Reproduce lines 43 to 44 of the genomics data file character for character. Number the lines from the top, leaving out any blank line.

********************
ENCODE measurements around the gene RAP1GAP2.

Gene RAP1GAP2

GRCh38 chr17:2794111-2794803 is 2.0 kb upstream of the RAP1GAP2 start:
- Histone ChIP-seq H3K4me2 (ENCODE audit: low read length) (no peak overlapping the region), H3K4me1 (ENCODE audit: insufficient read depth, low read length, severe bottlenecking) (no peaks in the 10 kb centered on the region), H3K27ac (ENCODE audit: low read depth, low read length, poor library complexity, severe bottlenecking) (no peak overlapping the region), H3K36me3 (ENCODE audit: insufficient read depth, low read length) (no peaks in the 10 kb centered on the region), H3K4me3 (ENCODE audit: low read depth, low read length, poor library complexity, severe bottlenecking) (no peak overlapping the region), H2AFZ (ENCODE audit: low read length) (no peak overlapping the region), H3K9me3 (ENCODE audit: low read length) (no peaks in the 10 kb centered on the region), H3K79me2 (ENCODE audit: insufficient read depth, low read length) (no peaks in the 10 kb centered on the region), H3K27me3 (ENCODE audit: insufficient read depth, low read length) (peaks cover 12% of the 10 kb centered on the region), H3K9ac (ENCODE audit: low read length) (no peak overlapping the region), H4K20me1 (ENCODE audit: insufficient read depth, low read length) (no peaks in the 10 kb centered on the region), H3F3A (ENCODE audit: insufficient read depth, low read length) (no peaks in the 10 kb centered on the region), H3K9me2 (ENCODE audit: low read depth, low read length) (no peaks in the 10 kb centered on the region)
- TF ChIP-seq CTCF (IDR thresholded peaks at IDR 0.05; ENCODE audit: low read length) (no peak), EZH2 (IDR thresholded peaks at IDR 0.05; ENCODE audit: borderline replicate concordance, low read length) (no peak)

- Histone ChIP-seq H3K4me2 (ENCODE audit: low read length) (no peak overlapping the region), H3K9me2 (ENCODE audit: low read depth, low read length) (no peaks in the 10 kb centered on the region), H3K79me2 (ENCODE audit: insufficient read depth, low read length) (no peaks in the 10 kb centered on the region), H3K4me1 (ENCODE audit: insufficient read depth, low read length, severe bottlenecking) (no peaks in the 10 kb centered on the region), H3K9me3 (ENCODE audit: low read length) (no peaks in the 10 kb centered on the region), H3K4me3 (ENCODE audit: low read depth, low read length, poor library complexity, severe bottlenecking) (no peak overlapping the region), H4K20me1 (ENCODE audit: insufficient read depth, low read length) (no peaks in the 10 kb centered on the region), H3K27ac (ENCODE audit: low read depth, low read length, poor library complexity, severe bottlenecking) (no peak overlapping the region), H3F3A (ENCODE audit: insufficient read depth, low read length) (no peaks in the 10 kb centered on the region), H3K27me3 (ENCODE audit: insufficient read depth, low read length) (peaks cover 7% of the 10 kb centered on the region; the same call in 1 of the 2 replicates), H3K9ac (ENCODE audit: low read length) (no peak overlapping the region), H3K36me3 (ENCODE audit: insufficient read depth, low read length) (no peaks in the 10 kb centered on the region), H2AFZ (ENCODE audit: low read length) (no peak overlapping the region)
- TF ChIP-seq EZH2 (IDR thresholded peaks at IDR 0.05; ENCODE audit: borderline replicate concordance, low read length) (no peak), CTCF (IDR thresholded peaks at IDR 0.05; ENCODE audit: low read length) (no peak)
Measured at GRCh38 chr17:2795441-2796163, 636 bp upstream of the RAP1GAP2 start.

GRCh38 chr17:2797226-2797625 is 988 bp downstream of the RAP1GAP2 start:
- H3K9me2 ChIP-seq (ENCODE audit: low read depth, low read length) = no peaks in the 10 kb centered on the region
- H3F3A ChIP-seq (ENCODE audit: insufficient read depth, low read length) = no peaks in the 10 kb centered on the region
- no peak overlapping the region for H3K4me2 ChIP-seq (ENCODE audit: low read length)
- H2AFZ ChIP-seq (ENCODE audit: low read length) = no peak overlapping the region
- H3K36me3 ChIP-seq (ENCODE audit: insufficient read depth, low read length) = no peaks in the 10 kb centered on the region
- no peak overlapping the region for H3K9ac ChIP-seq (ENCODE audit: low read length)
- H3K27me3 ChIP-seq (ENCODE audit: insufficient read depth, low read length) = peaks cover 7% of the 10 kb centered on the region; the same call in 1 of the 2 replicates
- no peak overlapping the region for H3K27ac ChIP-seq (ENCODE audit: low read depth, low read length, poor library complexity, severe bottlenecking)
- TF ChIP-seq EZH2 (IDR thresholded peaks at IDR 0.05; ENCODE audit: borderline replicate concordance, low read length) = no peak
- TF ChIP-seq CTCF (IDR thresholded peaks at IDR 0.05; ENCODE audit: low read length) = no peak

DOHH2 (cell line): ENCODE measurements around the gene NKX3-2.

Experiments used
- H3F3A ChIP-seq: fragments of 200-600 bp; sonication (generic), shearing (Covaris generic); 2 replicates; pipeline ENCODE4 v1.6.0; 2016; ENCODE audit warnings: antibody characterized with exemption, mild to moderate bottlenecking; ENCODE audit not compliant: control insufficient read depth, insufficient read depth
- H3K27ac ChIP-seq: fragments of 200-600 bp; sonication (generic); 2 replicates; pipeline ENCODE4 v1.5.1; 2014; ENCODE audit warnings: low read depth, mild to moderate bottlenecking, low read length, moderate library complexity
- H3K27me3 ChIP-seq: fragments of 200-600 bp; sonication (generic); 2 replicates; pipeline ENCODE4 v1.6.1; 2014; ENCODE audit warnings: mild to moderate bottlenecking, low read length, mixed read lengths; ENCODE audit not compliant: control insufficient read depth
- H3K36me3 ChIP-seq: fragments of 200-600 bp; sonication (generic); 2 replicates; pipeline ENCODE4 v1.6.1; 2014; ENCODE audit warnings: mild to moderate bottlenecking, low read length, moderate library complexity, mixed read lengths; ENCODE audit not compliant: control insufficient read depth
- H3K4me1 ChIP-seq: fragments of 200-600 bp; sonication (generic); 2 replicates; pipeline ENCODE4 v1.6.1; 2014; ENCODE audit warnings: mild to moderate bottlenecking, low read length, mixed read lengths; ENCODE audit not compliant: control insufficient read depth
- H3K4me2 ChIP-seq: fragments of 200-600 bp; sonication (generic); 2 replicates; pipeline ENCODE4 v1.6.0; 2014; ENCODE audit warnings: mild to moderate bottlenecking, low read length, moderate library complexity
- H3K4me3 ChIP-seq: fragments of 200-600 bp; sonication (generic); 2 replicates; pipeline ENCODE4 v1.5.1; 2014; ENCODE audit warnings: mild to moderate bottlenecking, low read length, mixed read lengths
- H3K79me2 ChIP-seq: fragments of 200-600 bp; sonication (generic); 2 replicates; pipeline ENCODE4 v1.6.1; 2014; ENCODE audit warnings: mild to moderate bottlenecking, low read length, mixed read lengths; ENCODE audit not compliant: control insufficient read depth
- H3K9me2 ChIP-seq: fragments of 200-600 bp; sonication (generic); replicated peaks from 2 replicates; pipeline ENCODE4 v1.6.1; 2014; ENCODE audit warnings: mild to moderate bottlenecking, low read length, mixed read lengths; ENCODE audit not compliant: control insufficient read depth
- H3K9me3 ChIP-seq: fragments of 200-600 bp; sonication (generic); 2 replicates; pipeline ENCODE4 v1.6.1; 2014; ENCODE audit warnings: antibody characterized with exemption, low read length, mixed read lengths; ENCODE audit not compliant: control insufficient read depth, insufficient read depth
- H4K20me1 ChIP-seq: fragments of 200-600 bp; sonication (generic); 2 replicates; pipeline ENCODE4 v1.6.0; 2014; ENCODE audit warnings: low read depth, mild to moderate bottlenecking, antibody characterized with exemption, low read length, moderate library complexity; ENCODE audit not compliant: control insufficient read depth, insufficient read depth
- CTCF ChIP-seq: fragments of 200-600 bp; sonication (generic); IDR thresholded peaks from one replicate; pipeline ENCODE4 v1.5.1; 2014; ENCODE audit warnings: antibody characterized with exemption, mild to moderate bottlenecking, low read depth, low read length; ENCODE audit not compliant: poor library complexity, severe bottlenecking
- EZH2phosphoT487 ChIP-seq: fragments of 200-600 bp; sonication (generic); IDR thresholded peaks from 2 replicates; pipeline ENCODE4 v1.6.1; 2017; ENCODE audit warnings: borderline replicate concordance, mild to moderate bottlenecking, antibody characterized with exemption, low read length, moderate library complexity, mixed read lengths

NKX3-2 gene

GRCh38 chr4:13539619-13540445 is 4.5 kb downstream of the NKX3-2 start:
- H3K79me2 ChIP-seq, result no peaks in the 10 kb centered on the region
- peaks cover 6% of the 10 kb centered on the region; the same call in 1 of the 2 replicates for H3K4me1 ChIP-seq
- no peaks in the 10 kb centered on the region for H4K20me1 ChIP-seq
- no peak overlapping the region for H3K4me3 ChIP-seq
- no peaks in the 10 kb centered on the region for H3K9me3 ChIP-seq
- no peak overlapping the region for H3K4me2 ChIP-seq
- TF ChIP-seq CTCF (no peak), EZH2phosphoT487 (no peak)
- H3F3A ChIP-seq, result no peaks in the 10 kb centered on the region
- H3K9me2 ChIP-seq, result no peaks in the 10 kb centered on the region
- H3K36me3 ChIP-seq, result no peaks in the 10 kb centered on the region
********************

- TF ChIP-seq CTCF (no peak), EZH2phosphoT487 (no peak)
- H3F3A ChIP-seq, result no peaks in the 10 kb centered on the region